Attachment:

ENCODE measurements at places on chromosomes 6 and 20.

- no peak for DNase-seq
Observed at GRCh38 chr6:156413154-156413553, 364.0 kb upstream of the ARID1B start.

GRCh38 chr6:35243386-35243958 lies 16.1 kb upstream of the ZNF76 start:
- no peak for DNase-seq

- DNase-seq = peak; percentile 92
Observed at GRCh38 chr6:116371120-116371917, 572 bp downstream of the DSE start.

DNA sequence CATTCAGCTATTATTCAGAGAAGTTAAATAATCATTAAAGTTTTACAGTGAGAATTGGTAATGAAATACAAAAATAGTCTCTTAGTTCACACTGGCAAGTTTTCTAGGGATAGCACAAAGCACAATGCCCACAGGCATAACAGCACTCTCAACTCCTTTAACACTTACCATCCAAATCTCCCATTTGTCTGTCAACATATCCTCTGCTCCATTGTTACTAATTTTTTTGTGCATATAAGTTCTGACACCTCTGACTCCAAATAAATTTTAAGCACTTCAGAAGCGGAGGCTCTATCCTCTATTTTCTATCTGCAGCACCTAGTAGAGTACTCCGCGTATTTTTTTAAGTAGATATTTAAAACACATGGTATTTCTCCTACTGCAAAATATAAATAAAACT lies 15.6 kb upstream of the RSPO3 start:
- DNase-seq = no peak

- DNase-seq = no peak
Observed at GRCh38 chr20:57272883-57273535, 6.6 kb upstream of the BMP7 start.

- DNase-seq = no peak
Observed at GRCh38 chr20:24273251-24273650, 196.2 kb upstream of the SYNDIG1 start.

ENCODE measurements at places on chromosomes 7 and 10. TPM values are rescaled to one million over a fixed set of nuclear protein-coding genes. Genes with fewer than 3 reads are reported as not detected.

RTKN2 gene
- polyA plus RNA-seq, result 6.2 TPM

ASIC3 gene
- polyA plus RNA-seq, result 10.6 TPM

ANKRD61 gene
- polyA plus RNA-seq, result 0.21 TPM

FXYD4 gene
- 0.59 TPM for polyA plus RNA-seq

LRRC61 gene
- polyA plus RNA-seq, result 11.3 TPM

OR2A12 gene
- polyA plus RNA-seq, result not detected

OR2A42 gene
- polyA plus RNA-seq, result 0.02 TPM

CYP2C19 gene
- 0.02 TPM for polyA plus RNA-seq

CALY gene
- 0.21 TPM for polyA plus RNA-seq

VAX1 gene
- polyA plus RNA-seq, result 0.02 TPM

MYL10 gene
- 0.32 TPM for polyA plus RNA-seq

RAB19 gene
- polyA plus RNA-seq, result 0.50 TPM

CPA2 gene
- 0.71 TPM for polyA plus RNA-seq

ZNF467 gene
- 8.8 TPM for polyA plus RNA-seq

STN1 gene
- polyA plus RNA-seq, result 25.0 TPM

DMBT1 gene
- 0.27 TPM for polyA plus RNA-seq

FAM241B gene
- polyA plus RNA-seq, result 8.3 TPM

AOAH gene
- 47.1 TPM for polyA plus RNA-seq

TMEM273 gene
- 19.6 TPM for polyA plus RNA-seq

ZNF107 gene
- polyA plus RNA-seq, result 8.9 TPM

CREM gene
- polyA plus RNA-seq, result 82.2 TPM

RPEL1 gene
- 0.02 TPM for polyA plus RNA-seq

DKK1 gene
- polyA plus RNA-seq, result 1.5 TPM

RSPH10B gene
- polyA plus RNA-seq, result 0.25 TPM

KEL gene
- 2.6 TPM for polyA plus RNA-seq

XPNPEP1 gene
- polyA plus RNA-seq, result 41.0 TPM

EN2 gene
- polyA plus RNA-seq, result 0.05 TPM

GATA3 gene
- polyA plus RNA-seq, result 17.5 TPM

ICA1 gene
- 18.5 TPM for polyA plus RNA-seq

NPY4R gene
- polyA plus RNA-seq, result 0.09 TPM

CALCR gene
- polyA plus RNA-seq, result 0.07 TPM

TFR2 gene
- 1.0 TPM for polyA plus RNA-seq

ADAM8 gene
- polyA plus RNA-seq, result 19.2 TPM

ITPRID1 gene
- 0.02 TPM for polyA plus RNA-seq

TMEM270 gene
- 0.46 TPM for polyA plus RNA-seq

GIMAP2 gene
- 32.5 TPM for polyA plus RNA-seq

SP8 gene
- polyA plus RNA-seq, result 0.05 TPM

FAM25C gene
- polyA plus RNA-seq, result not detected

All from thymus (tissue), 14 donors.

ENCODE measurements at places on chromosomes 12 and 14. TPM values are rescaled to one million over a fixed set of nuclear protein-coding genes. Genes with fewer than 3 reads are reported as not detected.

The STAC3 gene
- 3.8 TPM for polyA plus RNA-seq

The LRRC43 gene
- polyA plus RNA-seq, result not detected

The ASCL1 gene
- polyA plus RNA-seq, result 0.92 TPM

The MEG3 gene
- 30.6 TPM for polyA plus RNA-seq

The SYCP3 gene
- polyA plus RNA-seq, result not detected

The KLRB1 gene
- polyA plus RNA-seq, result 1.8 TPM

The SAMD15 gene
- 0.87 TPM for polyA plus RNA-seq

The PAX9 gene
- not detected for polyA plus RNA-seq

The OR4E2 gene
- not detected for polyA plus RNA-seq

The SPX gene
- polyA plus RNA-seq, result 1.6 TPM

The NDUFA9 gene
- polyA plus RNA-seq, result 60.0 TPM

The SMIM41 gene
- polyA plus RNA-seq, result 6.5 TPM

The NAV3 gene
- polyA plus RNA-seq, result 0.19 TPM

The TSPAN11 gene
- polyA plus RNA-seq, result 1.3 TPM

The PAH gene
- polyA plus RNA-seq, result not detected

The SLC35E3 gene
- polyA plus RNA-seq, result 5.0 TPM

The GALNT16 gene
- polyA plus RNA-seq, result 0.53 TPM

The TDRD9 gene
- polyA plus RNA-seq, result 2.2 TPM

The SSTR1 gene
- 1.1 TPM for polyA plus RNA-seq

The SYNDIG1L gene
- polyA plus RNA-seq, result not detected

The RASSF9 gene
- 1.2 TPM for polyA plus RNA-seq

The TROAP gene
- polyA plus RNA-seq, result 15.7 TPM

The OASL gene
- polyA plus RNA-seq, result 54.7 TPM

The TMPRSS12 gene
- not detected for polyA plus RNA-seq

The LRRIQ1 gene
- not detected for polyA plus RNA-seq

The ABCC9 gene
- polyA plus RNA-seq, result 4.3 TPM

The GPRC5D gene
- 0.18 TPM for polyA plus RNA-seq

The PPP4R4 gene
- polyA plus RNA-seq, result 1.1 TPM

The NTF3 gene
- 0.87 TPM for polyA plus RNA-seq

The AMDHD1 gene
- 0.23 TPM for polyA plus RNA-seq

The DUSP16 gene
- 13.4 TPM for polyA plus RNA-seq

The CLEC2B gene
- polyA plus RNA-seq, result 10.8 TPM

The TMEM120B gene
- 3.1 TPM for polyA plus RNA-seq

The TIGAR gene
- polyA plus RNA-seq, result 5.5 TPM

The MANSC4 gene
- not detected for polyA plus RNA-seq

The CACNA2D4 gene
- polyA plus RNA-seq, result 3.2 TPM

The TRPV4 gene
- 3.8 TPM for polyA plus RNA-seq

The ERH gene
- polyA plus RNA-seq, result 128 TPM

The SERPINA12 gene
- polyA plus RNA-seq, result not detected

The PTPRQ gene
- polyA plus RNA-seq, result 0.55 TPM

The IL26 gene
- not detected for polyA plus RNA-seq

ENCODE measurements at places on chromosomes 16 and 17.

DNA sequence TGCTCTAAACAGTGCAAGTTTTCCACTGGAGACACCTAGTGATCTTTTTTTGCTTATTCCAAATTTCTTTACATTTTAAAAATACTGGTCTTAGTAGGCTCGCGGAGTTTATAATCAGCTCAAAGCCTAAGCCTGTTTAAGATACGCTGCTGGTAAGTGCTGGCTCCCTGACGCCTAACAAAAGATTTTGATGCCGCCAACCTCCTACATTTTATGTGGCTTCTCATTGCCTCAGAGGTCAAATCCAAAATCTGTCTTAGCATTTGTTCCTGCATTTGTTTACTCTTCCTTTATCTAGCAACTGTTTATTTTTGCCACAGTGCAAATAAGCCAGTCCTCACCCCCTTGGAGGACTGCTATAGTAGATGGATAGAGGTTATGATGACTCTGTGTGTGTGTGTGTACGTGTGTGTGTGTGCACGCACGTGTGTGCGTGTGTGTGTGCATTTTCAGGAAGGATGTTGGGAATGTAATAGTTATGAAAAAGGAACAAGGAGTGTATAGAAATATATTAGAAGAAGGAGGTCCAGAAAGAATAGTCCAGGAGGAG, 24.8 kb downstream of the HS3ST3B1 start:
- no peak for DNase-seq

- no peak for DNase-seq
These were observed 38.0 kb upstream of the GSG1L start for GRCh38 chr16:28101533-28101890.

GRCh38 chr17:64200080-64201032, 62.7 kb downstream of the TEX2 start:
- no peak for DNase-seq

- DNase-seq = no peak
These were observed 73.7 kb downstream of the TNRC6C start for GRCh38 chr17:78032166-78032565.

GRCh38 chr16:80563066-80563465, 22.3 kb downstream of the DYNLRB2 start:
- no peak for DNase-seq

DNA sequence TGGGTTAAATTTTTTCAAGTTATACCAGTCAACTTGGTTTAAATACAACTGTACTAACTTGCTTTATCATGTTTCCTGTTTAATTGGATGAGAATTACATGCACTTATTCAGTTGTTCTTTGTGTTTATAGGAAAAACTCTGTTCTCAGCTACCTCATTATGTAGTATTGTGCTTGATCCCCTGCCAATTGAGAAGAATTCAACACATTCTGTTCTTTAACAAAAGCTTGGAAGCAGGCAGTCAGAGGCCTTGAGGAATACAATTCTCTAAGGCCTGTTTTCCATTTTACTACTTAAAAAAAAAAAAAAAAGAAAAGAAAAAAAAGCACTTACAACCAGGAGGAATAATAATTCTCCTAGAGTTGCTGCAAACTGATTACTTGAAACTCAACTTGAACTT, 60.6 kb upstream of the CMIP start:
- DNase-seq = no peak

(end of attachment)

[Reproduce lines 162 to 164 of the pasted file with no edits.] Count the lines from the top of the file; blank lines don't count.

- not detected for polyA plus RNA-seq

The CACNA2D4 gene
- polyA plus RNA-seq, result 3.2 TPM